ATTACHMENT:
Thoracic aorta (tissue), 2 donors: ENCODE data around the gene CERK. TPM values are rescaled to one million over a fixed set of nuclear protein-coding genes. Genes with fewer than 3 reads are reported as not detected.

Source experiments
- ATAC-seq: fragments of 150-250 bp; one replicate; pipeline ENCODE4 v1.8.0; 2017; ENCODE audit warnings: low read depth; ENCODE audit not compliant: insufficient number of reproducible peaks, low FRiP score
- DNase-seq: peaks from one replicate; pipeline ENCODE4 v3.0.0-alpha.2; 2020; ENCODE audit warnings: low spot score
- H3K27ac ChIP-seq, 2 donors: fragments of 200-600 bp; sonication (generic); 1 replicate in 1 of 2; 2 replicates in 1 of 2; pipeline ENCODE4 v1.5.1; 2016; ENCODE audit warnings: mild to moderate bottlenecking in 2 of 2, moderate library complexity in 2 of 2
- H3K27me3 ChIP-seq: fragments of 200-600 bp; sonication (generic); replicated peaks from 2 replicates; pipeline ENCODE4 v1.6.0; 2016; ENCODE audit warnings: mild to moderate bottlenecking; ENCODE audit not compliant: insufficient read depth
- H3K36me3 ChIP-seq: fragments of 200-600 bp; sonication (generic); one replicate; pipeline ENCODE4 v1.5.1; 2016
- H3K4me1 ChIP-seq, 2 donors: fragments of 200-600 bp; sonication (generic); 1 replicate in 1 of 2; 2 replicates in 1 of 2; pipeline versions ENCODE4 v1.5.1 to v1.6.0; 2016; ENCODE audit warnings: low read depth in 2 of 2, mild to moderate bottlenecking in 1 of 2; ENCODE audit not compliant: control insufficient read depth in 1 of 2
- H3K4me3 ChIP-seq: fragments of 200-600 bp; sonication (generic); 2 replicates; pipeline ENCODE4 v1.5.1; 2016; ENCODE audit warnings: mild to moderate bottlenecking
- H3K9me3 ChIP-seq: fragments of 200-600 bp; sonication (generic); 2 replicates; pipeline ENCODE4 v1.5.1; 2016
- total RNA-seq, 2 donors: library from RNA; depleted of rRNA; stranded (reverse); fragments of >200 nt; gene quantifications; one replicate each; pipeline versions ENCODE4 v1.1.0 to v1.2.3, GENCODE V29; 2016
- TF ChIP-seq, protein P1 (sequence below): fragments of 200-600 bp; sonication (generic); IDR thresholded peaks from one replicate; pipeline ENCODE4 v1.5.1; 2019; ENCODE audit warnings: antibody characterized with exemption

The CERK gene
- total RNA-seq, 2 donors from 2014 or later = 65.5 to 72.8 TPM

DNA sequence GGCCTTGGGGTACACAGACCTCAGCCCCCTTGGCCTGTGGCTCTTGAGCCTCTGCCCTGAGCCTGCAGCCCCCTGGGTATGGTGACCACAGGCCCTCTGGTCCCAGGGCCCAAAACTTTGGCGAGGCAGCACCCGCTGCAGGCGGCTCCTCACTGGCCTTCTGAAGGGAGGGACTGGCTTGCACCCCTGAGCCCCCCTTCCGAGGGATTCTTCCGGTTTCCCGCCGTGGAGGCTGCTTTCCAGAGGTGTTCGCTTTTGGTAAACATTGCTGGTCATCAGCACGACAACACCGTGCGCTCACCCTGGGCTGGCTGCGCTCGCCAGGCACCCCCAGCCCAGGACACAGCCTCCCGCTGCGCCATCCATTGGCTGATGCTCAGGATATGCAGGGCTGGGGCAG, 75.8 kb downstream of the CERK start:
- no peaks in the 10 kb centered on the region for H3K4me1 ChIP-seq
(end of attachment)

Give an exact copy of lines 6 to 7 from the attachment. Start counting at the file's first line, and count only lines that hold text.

- H3K27me3 ChIP-seq: fragments of 200-600 bp; sonication (generic); replicated peaks from 2 replicates; pipeline ENCODE4 v1.6.0; 2016; ENCODE audit warnings: mild to moderate bottlenecking; ENCODE audit not compliant: insufficient read depth
- H3K36me3 ChIP-seq: fragments of 200-600 bp; sonication (generic); one replicate; pipeline ENCODE4 v1.5.1; 2016